In an obituary Saturday about Inez Skees Shaw, 93, the widow of a retired major general in the Army, her first name was incorrect. (Published 12/8/87)

Dr. Armando de Moya, 51, an obstetrician and gynecologist who had practiced in Washington for more than 20 years, died of cancer Dec. 1 at his home in Washington.

Dr. de Moya was born in Havana and graduated from the University of Havana. He came to this country in 1959 and received his medical degree from Wake Forest University.

In the early 1960s, Dr. de Moya came to Washington and did his residency in obstetrics and gynecology at Georgetown University Hospital.

He served on the clinical faculties of Georgetown and George Washington University hospitals and was on the attending staff at Sibley Memorial Hospital.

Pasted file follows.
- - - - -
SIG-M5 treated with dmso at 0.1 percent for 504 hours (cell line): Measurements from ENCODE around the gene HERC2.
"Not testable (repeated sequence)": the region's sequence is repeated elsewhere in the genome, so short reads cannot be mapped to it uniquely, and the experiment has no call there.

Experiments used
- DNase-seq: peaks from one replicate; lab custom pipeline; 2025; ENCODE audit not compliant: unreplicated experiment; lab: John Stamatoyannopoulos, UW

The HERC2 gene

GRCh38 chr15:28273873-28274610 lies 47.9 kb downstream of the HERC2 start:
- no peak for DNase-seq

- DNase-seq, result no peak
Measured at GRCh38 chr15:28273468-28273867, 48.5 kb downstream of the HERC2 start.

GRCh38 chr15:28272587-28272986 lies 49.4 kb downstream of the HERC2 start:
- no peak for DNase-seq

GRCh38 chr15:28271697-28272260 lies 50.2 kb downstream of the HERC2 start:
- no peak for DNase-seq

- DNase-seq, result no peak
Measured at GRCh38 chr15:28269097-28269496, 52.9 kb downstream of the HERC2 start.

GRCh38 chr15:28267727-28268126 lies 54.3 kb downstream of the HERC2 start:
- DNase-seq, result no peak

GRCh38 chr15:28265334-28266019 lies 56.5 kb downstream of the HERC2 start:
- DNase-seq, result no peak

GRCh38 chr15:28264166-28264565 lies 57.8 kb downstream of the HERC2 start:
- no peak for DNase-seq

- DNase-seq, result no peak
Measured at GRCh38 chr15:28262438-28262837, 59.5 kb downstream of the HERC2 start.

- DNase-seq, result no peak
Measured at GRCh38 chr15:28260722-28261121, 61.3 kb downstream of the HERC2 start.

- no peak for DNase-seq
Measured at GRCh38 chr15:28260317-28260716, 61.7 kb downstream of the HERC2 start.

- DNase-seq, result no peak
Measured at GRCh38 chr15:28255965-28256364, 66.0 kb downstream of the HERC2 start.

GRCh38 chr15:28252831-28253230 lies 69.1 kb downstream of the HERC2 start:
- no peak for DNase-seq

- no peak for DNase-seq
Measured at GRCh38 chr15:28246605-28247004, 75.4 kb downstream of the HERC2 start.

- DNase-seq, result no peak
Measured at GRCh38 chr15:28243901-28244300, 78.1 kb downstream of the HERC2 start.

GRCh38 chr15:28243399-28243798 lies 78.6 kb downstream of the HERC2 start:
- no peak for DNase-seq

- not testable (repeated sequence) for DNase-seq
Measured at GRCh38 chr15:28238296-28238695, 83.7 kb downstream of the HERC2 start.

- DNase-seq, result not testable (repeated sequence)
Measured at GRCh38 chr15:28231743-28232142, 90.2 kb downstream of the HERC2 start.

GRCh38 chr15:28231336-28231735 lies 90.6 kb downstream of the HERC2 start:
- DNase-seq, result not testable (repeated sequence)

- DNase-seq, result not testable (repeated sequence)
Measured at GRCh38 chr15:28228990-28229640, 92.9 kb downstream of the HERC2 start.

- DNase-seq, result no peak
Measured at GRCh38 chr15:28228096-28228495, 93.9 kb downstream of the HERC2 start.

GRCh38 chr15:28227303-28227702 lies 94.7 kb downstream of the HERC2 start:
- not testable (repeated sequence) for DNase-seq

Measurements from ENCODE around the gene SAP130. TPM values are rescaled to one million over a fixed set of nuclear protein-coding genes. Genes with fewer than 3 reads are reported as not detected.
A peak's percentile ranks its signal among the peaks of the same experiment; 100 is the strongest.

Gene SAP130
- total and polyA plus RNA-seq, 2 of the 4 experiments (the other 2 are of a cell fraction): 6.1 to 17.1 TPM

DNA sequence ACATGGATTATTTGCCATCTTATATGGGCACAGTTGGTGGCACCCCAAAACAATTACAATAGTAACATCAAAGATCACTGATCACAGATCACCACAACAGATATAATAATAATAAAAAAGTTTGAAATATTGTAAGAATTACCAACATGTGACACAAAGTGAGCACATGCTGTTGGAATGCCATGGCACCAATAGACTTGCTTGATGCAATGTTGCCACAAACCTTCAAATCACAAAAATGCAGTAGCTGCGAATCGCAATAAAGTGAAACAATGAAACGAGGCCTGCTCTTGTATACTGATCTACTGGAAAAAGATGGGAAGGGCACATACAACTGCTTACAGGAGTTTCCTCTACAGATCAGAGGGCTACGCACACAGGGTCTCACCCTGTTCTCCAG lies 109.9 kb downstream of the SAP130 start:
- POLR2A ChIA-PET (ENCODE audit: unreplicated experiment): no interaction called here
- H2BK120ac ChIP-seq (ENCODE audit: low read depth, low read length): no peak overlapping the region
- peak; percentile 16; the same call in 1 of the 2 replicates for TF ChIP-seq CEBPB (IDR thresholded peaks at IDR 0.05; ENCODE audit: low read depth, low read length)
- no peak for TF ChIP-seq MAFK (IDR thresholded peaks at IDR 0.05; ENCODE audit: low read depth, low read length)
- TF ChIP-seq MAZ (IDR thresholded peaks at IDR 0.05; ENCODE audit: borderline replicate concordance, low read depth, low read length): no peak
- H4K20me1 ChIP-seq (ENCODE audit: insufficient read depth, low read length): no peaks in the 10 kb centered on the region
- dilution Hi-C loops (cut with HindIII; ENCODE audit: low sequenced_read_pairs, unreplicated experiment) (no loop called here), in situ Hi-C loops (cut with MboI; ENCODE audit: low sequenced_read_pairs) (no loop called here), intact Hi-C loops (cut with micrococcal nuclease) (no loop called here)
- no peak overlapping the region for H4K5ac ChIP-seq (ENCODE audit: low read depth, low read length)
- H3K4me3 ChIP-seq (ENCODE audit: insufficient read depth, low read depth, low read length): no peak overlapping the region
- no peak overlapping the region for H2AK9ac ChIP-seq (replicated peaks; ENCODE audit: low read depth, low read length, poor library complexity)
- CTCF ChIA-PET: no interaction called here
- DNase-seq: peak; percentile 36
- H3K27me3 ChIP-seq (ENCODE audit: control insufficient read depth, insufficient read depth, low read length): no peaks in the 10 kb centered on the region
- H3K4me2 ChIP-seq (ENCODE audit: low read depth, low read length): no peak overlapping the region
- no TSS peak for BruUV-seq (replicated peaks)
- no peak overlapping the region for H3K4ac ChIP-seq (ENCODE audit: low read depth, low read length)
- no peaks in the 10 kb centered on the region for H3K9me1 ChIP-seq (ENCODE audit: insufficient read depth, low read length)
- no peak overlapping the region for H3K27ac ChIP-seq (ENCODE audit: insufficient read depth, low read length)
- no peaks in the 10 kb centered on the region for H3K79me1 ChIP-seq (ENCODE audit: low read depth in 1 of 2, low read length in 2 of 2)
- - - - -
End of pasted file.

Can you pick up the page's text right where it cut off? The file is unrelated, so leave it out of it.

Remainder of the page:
Dr. de Moya was also codirector and cotherapist of the Washington Reproduction Association, a member of the Reston Medical Group, a past president of the Pan American Medical Society of Washington and a member of the board of the Inter American College of Physicians and Surgeons.

He had served on the grievance and review committee of the Washington Medical Society.

He was a fellow of the American Cancer Society, and he had studied oncology at Sloan Kettering Memorial Cancer Institute in New York.

Survivors include his wife, Dorothy de Moya, and two sons, Marc and Andre de Moya, all of Washington, and one daughter, Lourdes Armes of Hawaii.


93, a retired Army major general's widow who accompanied her husband to military posts around the world, died of a heart ailment Nov. 29 at the Army Distaff Hall in Washington.

Mrs. Shaw was born in Elizabethtown, Ky., and studied music at the Cincinnati Conservatory.

In 1919 she married Gen. Franklin P. Shaw and moved to Washington. He died in 1975.

Survivors include three sons, Franklin P. Shaw Jr. of Alexandria, Harry Shaw of Easton, Md., and Robert Shaw of Fairfax; 11 grandchildren, and eight great-grandchildren.